To characterize a population of children post liver transplant according to clinical, serological, histological, genetic and immunological parameters; elucidate the mechanistic basis for allograft injury, the determinants for progression and treatment response, and provide a platform for long-term graft preservation.


Paediatric Liver transplantation (OLT) has dramatically improved the natural history and outcome for infants and children with liver disease as > 80% now survive > 20-years. Over the past 25 years, more than 12000 paediatric liver transplants have been performed in Europe, with remarkable progress in procedural techniques, immunosuppressive regimens and outcome. Such success has lead to a growing population of survivors, which in turn has raised a significant challenge as to how to preserve allograft function into late adult life. Our understanding of the long-term histological changes and evolution of these grafts is just emerging.

Several paediatric centres have evaluated serial protocol liver biopsies after transplantation to assess histological changes. An increasing prevalence of chronic graft hepatitis (CH) and/or fibrosis over time (1,2,3,4), despite normal or near normal biochemical liver function tests has been increasingly recognised as an important complication of liver transplantation. In one study, 158 asymptomatic children underwent protocol liver biopsies at 1, 5, and 10 years after OLT. The commonest histological abnormality was CH present in 22%, 43%, and 64% of allograft biopsies at 1, 5, and 10 years, respectively (p<.0001). The prevalence of fibrosis also increased with time: 52%, 81% and 91% at 1, 5, and 10 years, respectively (p< .0001). By 10 years 15% had progressed to cirrhosis. There was no evidence of viral infection and no association with immunosuppressive medication (2, 5). On multivariate analysis, the only factor predictive of chronic hepatitis was autoantibody positivity. Other studies have also recently suggested possible associations between donor-specific alloantibodies (DSAs) and chronic liver allograft injury, while some European and US centres have reported similar fibrosis prevalence (6,7,8). The implication of a surreptitious immune-mediated injury has prompted centres to introduce long-term, low dose steroids as part of their immunosuppression (IS) regimen, although the benefit of these changes remains unknown. To date no large scale, multicentre studies have been performed.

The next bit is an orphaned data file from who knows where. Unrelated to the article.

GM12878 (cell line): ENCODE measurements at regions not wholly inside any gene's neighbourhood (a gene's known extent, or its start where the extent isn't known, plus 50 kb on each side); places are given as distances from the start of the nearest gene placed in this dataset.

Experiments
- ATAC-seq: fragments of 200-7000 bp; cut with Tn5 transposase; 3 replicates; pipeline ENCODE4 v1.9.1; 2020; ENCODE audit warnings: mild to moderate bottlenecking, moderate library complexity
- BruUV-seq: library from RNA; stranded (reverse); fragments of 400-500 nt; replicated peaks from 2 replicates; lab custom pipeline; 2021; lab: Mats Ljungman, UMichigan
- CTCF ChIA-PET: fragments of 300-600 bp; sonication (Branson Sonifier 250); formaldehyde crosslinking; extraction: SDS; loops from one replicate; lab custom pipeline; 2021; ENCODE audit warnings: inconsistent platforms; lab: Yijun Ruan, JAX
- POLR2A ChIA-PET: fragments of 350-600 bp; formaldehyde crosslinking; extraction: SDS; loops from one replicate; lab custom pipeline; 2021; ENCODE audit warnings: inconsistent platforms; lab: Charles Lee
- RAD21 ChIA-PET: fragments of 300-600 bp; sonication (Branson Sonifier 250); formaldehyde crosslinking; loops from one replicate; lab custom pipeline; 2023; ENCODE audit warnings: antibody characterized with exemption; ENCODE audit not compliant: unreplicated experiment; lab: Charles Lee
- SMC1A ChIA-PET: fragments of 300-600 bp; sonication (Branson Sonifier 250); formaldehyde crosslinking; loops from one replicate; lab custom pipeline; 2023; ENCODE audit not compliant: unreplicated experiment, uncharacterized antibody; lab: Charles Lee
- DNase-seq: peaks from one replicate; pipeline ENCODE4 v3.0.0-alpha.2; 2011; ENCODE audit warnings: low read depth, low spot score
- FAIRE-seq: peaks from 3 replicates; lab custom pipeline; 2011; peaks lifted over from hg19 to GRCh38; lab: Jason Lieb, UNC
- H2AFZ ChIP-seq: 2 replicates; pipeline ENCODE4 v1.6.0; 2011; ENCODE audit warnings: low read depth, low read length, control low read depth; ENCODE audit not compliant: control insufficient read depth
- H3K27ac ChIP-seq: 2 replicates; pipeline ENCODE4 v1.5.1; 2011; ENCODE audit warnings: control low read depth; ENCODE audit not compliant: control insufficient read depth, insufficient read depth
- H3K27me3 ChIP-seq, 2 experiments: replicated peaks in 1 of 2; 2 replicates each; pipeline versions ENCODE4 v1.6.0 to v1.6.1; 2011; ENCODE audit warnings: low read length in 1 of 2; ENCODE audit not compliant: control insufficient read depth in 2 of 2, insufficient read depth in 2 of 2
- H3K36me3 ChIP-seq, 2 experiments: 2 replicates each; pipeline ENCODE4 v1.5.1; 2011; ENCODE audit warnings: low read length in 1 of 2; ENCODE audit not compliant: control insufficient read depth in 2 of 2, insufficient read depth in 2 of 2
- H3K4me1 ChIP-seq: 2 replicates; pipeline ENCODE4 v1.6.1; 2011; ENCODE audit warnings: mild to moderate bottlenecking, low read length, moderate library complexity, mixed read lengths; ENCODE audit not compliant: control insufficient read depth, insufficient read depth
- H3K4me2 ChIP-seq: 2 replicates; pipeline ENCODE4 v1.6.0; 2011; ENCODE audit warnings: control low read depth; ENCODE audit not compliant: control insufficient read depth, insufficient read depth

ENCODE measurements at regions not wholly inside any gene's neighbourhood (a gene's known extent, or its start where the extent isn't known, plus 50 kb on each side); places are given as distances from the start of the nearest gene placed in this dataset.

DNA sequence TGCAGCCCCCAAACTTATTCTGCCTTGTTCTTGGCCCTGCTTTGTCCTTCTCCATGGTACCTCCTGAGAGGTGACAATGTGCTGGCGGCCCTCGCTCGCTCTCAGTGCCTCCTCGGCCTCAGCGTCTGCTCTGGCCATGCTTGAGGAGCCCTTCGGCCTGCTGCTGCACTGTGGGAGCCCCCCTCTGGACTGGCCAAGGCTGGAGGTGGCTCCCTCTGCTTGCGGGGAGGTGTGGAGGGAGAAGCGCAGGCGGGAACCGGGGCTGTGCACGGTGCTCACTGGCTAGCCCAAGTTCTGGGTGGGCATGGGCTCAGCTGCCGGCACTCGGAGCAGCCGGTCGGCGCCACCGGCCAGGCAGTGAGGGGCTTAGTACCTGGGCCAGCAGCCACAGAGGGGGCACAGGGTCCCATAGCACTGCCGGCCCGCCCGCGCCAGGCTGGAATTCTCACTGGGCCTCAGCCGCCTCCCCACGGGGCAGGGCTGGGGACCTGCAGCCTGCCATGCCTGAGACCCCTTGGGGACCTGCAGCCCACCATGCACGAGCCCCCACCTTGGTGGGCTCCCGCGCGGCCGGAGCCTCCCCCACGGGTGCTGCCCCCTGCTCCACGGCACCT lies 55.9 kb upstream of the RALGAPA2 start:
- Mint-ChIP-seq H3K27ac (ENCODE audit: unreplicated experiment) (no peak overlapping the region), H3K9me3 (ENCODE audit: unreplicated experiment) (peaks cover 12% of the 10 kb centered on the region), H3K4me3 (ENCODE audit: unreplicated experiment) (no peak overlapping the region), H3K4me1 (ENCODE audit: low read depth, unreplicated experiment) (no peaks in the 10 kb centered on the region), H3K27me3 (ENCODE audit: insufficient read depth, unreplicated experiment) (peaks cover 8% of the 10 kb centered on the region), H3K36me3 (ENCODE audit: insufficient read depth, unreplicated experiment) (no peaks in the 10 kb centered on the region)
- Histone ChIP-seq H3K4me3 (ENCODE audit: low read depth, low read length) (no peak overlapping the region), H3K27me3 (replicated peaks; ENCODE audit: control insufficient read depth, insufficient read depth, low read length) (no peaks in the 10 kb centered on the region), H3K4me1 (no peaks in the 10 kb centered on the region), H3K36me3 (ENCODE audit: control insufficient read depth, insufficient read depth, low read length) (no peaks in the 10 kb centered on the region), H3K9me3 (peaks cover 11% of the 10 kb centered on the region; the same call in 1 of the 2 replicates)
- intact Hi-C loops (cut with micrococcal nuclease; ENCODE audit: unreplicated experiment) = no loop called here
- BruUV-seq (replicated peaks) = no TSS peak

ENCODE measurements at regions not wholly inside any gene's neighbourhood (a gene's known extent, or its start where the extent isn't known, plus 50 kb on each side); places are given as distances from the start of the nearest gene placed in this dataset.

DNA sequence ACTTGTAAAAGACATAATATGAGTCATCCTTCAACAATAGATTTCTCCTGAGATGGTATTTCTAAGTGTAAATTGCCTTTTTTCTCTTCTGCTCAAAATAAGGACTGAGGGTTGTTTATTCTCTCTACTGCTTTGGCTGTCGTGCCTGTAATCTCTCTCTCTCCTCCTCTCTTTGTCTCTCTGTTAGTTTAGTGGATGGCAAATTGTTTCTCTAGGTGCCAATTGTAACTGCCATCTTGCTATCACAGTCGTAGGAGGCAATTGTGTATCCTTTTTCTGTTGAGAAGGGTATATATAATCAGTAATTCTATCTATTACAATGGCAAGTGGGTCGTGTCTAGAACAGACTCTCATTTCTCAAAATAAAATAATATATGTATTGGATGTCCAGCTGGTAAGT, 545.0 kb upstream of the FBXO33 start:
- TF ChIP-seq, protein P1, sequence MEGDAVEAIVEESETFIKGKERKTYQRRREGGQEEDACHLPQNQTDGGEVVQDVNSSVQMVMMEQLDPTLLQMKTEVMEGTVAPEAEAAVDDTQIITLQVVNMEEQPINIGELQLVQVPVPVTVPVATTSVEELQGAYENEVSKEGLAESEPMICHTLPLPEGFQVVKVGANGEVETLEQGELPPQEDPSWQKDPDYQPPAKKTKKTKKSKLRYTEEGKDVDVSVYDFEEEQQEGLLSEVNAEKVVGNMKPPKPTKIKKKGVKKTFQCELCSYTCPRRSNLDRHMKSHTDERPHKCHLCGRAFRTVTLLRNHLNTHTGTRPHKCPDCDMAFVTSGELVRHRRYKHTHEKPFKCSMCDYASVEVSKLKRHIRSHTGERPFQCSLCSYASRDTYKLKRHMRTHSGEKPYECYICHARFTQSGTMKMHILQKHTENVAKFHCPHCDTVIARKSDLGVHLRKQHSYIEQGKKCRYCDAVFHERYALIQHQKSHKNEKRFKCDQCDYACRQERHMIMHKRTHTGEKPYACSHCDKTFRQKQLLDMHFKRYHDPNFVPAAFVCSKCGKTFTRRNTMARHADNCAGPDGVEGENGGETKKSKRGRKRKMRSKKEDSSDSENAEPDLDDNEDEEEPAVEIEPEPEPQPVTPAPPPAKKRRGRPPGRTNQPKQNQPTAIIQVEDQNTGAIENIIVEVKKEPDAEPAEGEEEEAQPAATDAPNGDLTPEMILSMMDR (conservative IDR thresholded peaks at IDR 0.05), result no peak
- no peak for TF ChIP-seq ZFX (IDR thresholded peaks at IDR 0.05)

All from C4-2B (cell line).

Our preliminary data, which include 6 European transplant centres, confirms the rising incidence of CH, (43% at 5yrs, 53% at 10yrs) and fibrosis (54% at 5 yrs, 79% by 10yrs) over time. It appears that children treated with long-term low dose steroids are significantly less likely to have CH compared to those not on steroids at 5 years and 10years, However, this improvement in CH was not associated with decreased graft fibrosis at 10 years. GIGOLO aims at filling this gap in knowledge by exploring the causes for graft injury and fibrosis and identifying the most suitable form of treatment. Statements of need and relevance

We need to:

I. Describe the nature of graft injury and its effects on allograft function from childhood through transition into late adult life

II. Develop standardised recommendations for performing protocol biopsies, methods of histological assessment and nomenclature relating to graft injury

III. Determine the role for existing serological markers and alloantibodies (including donor specific antibodies) in identifying at risk cohorts

IV. Identify the disease mechanisms (genetic, immunological) of graft injury, along with non-invasive markers for the presence of disease and treatment response